Language dubbing is an audio solution for translating video content, one that’s gaining a lot of traction in the age of streaming services like Netflix. In recent years, a string of international series hits like Money Heist and Squid Game has boosted demand for video translation solutions, including subtitles and language dubbing.
In this article, we explain whether dubbing is the right choice for your next video translation project and what the production process involves.
Language dubbing replaces the dialogue in video footage with translated dialogue tracks. This is most commonly used for translating film and TV into other languages as an alternative to subtitles and closed captions. Increasingly, streaming platforms like Netflix and Disney+ provide multiple audio options for content, which users can select to match their preferences.
This is language dubbing in action and streaming platforms also often include multiple subtitle options to cover a wider spectrum of languages.
Broadly speaking, language dubbing comes in two forms:
- Animation dubbing
- Live-action dubbing
Animation dubbing tends to be less demanding when it comes to lip-syncing, but advances in animation technology mean this isn’t always the case. Likewise, animated characters tend to have less nuance in facial expressions, which can provide more creative space for performances and localising certain aspects of the original dialogue for local audiences.
Conversely, live-action dubbing is often more demanding when it comes to lip-syncing and matching the performance of the actors in the original footage.
Also, keep in mind that animation dubbing and live-action dubbing generally require different types of voice actors.
The most common use of dubbing in video translation is TV and film, but these are not the only content formats that can benefit from this service.
The best way to analyse the pros and cons of dubbing is to compare it with another audio translation service: voice-over translation.
- Replaces the original dialogue
- Each participant/character is given a voice of their own
- Suitable for translating conversations, debates and other instances where multiple speakers are quickly engaging
- Voice actors can mimic the performance of original performances
- Voice-over tracks can be placed over the original dialogue of on-screen participants
- Alternatively, voice-over tracks can replace the original dialogue of off-screen participants, such as narrators
- The voice, tone and emotion of on-screen participants are preserved (at a lower volume)
- Most suitable for scenes with a single, uninterrupted speaker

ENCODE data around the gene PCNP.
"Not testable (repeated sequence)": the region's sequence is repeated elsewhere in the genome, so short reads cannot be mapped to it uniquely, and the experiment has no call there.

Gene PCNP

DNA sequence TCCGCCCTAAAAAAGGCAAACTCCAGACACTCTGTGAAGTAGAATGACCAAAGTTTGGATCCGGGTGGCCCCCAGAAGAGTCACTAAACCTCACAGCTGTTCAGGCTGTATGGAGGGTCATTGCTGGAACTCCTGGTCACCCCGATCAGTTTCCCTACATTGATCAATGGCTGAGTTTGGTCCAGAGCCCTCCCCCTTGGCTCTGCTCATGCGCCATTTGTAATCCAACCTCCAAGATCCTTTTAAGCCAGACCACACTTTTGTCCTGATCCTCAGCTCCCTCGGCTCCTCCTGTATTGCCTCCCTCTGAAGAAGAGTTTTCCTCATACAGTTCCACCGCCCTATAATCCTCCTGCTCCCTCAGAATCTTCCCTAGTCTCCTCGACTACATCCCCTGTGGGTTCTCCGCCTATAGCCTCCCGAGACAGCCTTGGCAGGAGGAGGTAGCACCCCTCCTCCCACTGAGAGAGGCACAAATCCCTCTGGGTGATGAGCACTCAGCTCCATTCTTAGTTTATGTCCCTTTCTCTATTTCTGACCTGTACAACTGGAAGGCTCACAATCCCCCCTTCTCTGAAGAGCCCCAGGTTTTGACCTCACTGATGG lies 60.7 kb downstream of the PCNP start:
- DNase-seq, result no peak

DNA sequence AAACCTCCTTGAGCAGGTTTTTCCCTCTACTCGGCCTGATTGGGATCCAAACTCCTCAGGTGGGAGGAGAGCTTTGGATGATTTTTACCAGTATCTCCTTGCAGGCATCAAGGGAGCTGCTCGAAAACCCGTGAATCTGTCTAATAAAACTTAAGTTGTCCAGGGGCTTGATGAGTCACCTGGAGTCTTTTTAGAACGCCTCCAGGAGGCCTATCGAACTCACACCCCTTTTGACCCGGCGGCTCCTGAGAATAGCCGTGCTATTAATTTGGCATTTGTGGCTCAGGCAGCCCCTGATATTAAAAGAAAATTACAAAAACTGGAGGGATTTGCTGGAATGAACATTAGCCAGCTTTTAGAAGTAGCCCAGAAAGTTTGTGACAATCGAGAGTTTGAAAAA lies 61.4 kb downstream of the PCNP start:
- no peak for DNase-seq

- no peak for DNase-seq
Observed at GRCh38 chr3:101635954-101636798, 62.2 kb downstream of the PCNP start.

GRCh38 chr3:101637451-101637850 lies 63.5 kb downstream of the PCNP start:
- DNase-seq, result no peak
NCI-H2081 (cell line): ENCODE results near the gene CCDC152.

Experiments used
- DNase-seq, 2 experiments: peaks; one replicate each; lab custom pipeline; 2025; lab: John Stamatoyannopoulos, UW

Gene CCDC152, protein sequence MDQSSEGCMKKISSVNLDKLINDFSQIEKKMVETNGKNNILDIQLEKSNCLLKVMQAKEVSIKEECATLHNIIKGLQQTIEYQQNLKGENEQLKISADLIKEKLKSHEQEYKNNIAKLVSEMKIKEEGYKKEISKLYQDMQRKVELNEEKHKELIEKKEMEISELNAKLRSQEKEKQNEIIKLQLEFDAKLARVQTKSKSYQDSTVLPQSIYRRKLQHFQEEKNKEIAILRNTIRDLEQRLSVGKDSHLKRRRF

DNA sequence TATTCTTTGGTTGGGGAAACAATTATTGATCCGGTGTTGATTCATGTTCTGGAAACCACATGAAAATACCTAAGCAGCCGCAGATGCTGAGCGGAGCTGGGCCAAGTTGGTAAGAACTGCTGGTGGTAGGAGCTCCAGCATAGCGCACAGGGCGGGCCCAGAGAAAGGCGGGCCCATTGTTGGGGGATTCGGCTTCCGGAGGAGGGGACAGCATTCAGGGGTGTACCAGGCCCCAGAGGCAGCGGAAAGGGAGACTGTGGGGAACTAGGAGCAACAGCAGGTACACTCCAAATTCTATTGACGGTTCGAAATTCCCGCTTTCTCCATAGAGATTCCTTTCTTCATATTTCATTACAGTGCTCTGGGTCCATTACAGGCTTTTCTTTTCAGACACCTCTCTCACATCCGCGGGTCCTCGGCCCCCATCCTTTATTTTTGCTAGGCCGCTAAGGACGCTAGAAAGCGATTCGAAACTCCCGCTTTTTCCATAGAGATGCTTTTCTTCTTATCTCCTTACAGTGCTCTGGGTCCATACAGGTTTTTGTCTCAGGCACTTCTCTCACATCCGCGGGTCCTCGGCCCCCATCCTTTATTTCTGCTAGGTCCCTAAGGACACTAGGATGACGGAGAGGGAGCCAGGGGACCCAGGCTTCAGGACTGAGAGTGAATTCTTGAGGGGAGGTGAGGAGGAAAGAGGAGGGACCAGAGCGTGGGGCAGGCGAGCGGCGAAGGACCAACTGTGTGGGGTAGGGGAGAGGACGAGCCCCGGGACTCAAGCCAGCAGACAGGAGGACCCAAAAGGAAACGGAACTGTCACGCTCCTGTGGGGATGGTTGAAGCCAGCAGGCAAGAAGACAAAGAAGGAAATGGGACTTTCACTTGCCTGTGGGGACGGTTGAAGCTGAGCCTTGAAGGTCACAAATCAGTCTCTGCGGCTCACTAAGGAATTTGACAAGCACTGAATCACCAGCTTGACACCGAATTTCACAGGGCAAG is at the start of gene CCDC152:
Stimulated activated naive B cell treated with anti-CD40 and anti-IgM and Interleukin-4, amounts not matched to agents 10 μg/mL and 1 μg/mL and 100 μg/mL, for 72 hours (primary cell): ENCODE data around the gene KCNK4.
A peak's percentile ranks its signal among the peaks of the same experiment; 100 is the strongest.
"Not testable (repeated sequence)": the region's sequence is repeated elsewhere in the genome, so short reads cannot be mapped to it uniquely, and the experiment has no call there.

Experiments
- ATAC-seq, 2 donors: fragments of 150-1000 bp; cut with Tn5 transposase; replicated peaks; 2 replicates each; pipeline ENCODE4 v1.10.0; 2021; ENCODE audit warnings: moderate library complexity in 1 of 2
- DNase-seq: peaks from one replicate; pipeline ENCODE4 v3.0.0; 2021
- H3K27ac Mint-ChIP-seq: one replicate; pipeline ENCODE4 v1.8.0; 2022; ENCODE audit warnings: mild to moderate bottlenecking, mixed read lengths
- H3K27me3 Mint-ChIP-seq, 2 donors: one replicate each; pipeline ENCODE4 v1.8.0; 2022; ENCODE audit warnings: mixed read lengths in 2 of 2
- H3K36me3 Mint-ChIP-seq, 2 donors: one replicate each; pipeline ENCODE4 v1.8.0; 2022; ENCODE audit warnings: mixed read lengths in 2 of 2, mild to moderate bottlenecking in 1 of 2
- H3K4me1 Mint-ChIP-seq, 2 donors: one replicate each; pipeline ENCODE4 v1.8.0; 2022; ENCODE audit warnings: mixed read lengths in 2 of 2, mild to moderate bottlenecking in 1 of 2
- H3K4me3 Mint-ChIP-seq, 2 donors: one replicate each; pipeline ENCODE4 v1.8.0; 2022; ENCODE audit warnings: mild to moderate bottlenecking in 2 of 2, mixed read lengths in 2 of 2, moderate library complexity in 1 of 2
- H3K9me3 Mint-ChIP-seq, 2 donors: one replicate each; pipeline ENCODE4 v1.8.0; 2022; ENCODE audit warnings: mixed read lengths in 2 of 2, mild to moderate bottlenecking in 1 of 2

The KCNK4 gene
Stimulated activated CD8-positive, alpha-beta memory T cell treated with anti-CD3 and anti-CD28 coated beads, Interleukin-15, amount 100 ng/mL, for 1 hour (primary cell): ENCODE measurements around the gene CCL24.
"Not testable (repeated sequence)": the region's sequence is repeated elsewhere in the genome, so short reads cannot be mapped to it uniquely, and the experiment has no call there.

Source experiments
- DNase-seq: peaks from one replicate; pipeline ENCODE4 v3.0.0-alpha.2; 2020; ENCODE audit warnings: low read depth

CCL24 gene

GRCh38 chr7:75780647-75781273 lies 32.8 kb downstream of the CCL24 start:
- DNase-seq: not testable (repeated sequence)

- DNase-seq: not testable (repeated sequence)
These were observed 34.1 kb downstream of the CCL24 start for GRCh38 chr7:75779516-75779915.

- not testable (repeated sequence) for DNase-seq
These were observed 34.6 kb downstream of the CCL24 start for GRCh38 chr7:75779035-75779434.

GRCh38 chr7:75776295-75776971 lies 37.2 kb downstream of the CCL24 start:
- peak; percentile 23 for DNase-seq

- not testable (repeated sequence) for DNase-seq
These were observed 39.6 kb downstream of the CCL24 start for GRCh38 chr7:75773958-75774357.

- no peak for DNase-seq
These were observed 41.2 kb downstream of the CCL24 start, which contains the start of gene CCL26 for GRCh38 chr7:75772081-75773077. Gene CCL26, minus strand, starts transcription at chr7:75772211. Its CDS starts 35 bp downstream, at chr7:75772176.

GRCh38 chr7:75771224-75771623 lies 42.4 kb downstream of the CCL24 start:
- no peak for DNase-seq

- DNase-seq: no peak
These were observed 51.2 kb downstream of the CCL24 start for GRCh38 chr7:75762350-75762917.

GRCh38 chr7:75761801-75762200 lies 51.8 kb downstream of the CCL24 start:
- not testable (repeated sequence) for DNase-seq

By looking at the benefits of language dubbing and voice-over translation separately, it becomes obvious how dubbing is more suitable for the complex dialogues often involved in film and television – e.g. dramatised conversations, arguments and other rapid exchanges between multiple participants.
Dubbing is particularly effective in scenarios where speakers may interrupt each other, overlap with other speakers or potentially talk over each other.
Aside from dramatic film and television, dubbing could be the ideal choice for translating debates, sports coverage, theatre productions, podcasts and a range of other content formats that rely on multiple speakers participating at the same time.
Quality voice dubbing involves an extensive production process and it is important to ensure each stage runs as smoothly as possible to prevent delays or costly mistakes. We can condense this production process into nine key steps but a lot of work goes into completing each stage:
- Analyse your footage to check for any potential translation issues and localise any aspects that require adaptation (e.g. cultural references, relevancy issues).
- Translate your script into each target language.
- Review translations to ensure each version is of the required quality.
- Prepare each script for recording sessions with time codes and notes to direct your voice talent.
- Find the right voices for each role in the translated versions of your video.
- Run recording sessions to capture the dubbing tracks in synchronisation with the original dialogue.
- Sync your dubbing tracks: With the dubbing tracks recorded, sound engineers ensure each language version is synced with the original, editing the tracks where required.
- Review each version of the translated footage to ensure quality.
- Test each video version on language audiences and request feedback.
The list is a short one for something as intensive as voice dubbing production, but you can sense how much work is involved when considering that translating scripts into multiple languages is just one of nine stages listed above.
To make voice dubbing work, it is recommended to partner with an agency that specialises in providing this service – one that will help you translate scripts, find the right voice talent, run the necessary recording sessions and manage the technical side of production, editing and publishing.
The above involves a lot of work and different aspects to consider, so make sure you speak to a language service provider with proven experience in language dubbing services.